Whodini doesn't want you to waste an entire day emailing coworkers looking for the one guy in your company who knows the ins and outs of SIP trunks. 

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Instead they want you to type "SIP trunks" into its database of profiles to find the exact person in your company who can best help you out. Whodini's software combs over company emails and calendar entries for frequently-used terms that it then attaches to a worker's official profile. People within the company who are looking for someone with a certain type of knowledge can then search Whodini to see which employees have what areas of expertise attached to their profiles. Whodini director of business development Bjorn Stromsness says the company was the brainchild of COO and cofounder Ani Chaudhuri, who got the idea while working as the director of Web Services Initiatives at HP.

"While he was working at a large company he was given an assignment to build an app store and he looked around and said 'Someone knows more about this than I do,'" explains Stromsness. "But how do you find them in a company this large?"

One major red flag with any program such as Whodini, of course, is privacy. Anytime you have an algorithm that's combing over work emails and calendar appointments for frequently-used phrases you're going to make people at your firm nervous. After all, your top networking engineer probably doesn't want the rest of the company to know that he's also the firm's foremost expert in fantasy football strategy in addition to VoIP troubleshooting.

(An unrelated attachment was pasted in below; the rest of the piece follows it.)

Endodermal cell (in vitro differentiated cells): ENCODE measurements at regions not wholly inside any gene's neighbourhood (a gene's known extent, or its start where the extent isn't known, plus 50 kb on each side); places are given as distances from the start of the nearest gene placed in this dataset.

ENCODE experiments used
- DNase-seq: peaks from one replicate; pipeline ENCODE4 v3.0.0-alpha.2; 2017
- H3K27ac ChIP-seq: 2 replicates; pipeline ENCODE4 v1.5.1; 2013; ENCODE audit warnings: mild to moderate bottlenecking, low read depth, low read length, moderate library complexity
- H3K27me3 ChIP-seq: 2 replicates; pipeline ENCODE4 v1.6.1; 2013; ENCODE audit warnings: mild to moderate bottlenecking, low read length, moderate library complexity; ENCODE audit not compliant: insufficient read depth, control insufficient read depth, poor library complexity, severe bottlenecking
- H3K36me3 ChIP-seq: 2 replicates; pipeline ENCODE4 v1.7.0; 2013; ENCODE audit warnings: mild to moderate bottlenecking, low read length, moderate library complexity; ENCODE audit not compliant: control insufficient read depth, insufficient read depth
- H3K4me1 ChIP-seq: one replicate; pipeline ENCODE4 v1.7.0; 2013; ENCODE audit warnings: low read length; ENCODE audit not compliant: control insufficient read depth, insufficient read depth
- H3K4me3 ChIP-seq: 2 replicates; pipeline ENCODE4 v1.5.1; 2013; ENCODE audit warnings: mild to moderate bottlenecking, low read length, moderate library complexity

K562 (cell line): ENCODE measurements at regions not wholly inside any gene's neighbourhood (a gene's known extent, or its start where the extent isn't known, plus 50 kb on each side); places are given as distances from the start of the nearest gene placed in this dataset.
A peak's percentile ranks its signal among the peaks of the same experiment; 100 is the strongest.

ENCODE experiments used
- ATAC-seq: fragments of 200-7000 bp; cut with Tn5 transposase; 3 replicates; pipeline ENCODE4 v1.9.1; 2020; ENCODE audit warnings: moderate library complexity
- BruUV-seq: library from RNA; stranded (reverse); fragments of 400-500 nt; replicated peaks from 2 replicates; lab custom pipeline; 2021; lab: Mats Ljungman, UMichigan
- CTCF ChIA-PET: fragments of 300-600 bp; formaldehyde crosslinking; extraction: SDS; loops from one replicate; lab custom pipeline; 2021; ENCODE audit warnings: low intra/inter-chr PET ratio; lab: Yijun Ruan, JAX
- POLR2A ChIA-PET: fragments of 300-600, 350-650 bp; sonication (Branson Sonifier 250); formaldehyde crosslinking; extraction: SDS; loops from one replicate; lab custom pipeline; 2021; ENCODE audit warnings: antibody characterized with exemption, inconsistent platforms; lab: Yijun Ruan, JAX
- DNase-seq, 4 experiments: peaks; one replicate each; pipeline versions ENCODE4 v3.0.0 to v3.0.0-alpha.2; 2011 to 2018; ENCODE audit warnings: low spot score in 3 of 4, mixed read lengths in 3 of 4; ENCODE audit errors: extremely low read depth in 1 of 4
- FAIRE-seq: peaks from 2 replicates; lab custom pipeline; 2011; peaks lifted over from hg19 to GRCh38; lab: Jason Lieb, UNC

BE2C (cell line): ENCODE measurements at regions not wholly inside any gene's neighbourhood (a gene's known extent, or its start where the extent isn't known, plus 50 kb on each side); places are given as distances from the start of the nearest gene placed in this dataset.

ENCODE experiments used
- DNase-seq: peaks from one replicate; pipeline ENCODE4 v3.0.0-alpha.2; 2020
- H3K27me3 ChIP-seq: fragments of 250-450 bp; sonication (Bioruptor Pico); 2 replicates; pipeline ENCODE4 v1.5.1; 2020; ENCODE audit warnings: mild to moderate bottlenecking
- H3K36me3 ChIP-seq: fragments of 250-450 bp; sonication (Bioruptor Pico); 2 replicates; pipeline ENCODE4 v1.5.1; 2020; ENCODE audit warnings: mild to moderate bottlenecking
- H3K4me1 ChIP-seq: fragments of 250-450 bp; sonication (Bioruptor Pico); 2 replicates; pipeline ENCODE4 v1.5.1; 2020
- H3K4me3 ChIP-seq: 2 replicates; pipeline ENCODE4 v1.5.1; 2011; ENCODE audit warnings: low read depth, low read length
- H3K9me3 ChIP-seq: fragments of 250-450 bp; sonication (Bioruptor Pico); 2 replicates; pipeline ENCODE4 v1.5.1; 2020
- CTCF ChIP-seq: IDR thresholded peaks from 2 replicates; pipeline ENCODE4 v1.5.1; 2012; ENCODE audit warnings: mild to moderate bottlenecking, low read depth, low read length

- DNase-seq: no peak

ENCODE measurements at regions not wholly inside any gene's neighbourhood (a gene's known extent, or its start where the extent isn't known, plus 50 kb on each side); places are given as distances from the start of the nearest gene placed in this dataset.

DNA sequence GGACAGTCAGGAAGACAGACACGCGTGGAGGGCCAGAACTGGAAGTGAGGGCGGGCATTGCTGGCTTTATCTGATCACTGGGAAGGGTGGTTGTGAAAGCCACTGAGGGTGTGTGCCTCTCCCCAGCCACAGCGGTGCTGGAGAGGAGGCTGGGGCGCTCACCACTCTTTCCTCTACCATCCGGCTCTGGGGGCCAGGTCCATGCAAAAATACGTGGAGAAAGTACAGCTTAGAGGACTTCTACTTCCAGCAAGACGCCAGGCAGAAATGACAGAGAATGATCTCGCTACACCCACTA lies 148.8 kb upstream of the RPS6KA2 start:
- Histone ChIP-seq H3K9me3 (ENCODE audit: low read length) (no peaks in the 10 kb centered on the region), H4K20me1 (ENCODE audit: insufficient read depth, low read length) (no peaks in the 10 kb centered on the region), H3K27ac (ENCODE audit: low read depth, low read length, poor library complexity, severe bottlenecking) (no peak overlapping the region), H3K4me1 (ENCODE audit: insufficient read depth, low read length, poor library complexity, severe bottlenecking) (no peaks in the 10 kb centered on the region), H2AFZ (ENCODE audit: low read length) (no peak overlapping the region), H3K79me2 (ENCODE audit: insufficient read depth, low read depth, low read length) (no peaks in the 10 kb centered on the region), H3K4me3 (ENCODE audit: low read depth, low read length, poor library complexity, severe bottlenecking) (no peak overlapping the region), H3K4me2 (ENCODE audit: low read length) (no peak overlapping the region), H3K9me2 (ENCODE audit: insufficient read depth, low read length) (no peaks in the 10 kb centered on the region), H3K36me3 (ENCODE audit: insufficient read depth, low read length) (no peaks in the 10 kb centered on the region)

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This is why Whodini has workers explicitly approve every single word or phrase that's attached to their profile. Every time a new word appears enough times to make it onto your page, workers will get an email asking them if they want it added to their page. So there's no way for the company to know about your fantasy football prowess unless you explicitly authorize it. And Stromsness says the program will send you new terms to approve or reject about once a week so you won't be overloaded with information on how your profile is changing minute-by-minute.

Stromsness says the program is a more efficient way of updating your résumé as well because it keeps up with what you're doing on a week-by-week basis so your expertise will always be up-to-date. And the program can add around 50 or so terms to your profile so you won't be pegged as one-dimensional and can show off all of what you know.

"As your work changes and as new terms show up in conversations, those new terms would be presented to you to approve," Stromsness says. "Over time there will be more terms added and it will reflect your work and expertise."

Whodini began Alpha testing with three small businesses this week and Stromsness says the company is slated to begin beta deployments with larger companies over the next month, with plans to have the program available for general use in the first quarter of 2012.

Read more about software in Network World's Software section.